IN Sligo, there is only one Rovers. They are the team who attract the devoted to a stadium located at the top of Church Hill and, last night, they came out in force to worship their heroes.
There was no suspense hanging over proceedings in the Showgrounds. Whatever happened, Sligo were getting their hands on a trophy at the end of it. The coronation was made sweeter by the identity of the team in the away dressing room.
Elsewhere in the country, League of Ireland fans have Shamrock in mind when they speak of Rovers coming to town. In this neck of the woods, however, the visitors are simply known as 'the Shams'.
"You'll be lynched if you call them anything else," joked Sligo's suspended Liverpudlian captain Danny Ventre, who watched this game from the press box before taking a central role in celebrations.
In 2012, the Dubliners have played in a manner that suits the derogatory nickname.
It would be unwise to read too much into this result considering that Sligo have lost the intensity that brought them to the title in the course of a fortnight's celebrations, but the ability in the Hoops ranks that was demonstrated at times here makes their fourth place finish unforgivable.
They will miss the predatory instincts of Gary Twigg, who signed off with a goal in each half to collect the three points.
A year after their march to the Europa League group stages, the Tallaght men were the guests at somebody else's party, hoping for a miraculous turn of events that would propel them into third spot.
It didn't happen, and now, the pre-season favourites rely on a favour from St Patrick's Athletic in next Sunday's FAI Cup final if they are to participate in Europe next year.
Clearly, some of the fans who made the journey down the N4 hadn't taken it too well, with an ill-advised first half fireworks display requiring a brief stoppage and the intervention of the gardai. There were also worrying reports of disturbances in a nearby pub.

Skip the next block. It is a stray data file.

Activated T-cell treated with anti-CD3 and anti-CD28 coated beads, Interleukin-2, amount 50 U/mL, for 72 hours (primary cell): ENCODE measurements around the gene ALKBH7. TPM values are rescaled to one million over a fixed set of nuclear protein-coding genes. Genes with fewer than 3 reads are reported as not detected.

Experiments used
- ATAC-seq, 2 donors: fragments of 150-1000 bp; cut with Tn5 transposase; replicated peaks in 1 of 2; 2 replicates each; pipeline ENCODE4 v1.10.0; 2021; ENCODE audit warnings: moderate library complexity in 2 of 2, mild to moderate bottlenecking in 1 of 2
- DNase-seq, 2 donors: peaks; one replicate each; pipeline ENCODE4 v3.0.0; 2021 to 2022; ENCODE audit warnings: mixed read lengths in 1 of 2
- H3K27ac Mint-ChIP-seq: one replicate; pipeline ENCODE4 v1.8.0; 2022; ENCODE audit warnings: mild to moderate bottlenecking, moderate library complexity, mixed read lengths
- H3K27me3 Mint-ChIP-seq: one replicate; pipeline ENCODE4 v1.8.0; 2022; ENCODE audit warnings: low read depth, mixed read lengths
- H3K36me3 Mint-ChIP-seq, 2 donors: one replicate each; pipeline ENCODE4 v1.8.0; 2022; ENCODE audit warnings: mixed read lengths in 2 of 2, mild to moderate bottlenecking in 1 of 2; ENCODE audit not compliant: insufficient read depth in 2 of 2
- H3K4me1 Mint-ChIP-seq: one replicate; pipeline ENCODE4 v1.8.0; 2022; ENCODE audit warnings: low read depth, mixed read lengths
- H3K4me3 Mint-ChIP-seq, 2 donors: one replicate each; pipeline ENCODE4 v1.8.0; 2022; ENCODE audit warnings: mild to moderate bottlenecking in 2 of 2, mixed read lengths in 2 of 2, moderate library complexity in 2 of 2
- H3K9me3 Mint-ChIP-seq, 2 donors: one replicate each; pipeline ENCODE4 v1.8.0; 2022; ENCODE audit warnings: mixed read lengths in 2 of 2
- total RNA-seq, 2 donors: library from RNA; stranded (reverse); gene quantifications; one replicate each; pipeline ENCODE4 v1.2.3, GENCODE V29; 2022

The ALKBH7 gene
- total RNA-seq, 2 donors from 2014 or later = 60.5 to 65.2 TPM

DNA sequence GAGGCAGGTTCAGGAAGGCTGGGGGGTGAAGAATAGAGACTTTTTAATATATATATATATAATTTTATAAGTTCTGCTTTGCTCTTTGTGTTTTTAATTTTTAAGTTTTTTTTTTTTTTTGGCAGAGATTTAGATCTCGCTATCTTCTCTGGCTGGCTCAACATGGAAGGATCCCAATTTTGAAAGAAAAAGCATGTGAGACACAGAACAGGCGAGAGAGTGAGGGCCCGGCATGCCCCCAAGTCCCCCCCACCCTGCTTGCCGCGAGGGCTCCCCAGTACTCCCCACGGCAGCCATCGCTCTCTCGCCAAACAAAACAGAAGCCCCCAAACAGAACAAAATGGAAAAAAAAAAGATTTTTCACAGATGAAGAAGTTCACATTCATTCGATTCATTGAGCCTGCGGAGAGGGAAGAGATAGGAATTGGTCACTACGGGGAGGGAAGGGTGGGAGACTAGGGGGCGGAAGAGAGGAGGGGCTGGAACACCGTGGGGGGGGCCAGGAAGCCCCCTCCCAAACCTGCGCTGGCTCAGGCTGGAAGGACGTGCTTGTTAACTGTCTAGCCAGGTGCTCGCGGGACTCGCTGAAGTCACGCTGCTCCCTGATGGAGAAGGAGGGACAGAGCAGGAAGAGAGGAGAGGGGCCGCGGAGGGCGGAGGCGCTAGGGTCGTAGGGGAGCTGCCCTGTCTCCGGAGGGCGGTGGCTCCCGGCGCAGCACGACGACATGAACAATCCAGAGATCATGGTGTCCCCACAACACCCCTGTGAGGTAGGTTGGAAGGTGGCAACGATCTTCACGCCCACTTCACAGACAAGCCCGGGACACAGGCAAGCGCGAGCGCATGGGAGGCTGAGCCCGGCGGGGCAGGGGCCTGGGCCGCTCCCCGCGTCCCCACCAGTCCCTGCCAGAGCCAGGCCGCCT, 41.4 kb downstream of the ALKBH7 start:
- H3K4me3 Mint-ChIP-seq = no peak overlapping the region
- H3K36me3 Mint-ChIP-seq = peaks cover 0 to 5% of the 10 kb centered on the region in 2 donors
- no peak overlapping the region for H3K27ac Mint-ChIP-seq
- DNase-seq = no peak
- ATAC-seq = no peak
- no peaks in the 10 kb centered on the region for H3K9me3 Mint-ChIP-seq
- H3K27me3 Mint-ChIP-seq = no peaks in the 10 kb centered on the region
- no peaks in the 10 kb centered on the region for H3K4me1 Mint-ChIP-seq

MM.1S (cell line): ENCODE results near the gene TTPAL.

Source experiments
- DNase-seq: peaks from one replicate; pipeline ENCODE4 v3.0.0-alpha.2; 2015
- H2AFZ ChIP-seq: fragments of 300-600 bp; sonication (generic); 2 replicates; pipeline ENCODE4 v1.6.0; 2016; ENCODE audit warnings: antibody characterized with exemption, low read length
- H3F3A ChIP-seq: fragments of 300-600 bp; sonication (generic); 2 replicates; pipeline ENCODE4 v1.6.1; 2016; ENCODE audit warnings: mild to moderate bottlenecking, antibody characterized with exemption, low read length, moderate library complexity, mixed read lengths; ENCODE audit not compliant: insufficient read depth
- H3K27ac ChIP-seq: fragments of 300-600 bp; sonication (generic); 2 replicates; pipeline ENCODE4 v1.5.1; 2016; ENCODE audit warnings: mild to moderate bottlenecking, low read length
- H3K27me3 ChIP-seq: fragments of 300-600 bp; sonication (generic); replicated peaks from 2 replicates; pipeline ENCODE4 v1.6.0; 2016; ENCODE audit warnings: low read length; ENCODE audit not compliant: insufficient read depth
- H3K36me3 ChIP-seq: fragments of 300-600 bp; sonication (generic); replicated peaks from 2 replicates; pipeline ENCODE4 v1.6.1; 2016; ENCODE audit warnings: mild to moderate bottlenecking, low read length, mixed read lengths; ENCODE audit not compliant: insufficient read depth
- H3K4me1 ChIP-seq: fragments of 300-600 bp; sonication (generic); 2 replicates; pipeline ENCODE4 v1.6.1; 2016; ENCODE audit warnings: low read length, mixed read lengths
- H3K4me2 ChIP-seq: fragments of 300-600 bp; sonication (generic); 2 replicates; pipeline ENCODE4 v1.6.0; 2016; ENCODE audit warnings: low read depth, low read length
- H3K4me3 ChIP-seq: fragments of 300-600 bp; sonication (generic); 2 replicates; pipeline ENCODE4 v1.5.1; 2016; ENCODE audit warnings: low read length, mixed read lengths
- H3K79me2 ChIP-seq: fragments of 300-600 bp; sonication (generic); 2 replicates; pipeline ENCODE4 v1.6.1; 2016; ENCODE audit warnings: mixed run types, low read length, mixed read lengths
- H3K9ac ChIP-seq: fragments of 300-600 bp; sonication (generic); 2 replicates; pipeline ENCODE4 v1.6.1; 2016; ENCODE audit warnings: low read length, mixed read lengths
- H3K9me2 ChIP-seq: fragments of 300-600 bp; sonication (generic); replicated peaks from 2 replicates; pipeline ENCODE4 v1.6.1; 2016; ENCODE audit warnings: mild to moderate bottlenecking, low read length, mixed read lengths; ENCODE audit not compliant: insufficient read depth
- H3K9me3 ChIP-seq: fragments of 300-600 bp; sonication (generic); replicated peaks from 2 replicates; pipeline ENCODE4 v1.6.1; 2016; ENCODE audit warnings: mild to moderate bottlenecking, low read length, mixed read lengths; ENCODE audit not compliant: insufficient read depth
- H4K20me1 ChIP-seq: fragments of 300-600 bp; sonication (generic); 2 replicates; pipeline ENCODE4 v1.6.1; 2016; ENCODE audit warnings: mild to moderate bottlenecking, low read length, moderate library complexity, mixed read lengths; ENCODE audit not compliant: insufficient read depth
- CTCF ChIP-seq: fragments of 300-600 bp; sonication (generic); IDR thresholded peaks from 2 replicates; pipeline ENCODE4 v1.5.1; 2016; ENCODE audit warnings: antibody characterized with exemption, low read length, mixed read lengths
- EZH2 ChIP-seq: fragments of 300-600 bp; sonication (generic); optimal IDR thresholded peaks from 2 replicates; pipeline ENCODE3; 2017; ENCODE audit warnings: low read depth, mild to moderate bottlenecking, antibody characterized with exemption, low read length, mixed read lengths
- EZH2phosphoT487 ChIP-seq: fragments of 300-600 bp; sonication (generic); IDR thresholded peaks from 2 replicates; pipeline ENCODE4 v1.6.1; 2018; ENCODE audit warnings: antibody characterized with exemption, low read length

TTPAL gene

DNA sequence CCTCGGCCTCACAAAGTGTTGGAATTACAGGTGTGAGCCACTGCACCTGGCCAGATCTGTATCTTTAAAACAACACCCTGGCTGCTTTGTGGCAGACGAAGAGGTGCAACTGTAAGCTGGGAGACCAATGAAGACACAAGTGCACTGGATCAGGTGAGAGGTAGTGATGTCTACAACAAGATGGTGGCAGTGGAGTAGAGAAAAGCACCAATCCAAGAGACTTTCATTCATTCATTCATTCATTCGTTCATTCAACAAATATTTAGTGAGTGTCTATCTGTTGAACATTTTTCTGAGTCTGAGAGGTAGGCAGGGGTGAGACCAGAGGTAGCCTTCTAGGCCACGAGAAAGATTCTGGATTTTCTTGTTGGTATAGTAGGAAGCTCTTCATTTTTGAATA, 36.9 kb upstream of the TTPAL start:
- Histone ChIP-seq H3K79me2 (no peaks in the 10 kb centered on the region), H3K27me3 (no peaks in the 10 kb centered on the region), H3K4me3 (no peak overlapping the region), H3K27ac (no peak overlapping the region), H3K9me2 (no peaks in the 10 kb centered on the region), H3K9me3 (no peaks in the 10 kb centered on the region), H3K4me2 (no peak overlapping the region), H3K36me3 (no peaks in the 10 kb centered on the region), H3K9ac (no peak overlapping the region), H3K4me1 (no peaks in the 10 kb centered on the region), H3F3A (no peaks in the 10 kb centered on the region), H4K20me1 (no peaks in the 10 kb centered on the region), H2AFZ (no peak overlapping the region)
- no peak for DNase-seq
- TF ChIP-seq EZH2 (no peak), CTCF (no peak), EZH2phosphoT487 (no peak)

Brian Laws' side may have deflated the atmosphere in what could be the Englishman's final 90 minutes at the helm, but the full-time whistle and the arrival of the silverware quickly erased the game from memory.
Sligo followers had earlier reminded their rivals that the Leinster Senior Cup was the sum total of their efforts this term.
Sections of the Showgrounds were full an hour before kick-off, with the natives queueing up to witness a bit of a history.
This is only the third time that the Bit O'Red have been crowned champions, and a large number of the crowd weren't around for the last success back in 1977.
The achievements of the class of 1937 are an even more distant memory, although they were charted in a stunning souvenir programme packed with memories.
A range of pre-match ceremonies added to the nostalgia factor, with a nod to those no longer with us.
The most touching was a tribute to Johnny Chadda, an Indian-born fan who moved to Sligo, took the local club to his heart, and played a key part in their survival before his passing in 2008.
A flag bearing his name was unveiled before the game, carrying a heartfelt message. "Even if the wind stops to flow, even if the sea ceases to flow, even if the sun ceases to rise, the name of Sligo Rovers will shine."
Like every League of Ireland entity, the Bit O'Red have suffered dark days in the carousel of uncertainty that comes with the territory in this country.
Now their time has come, the challenge is to make sure it happens more frequently. The goodwill generated by this year's exploits has been supported by improvements to the ground and a response from the community.
They have to succeed where others have failed and build on the success.
On the eve of this match, Sligo defender Jason McGuinness and striker Mark Quigley had warned of similar mistakes, criticism borne from the club's reluctance to offer them new contracts.
It's entirely possible that both will come back to the Showgrounds next year in green and white hoops, although Quigley will need to forget a first-half tackle from Billy Dennehy that other referees might have punished with a red card.
Once today's open-top bus parade is out of the way, the Sligo board will seek to sit down with the disaffected and tie down their futures.
There have been plenty of distractions to deal with since their dramatic win over St Patrick's Athletic, and concentration lapses cost them in this encounter.
Twigg reacted quickest to open the scoring when his initial shot came off the crossbar, and he struck again early in the second half when young defender Martin Owens and 'keeper Gary Rogers got their wires crossed. It consigned Sligo to a first home league defeat of 2012, yet it will barely register as a footnote.
This has been a class year. Now to make it permanent.
SLIGO ROVERS -- Rogers, Henderson (Owens 56), Peers, McGuinness, Gaynor; Ndo, Cawley, Lynch; Millien (Dillon 66), Quigley (Buchanan 80), Cretaro.
SHAMROCK ROVERS -- Jansson, Sullivan, Oman, Gartland, Powell; Greene, McCormack, Brennan, McCabe, Dennehy, Twigg (Ebbe 86).
REF -- A Buttimer (Cork).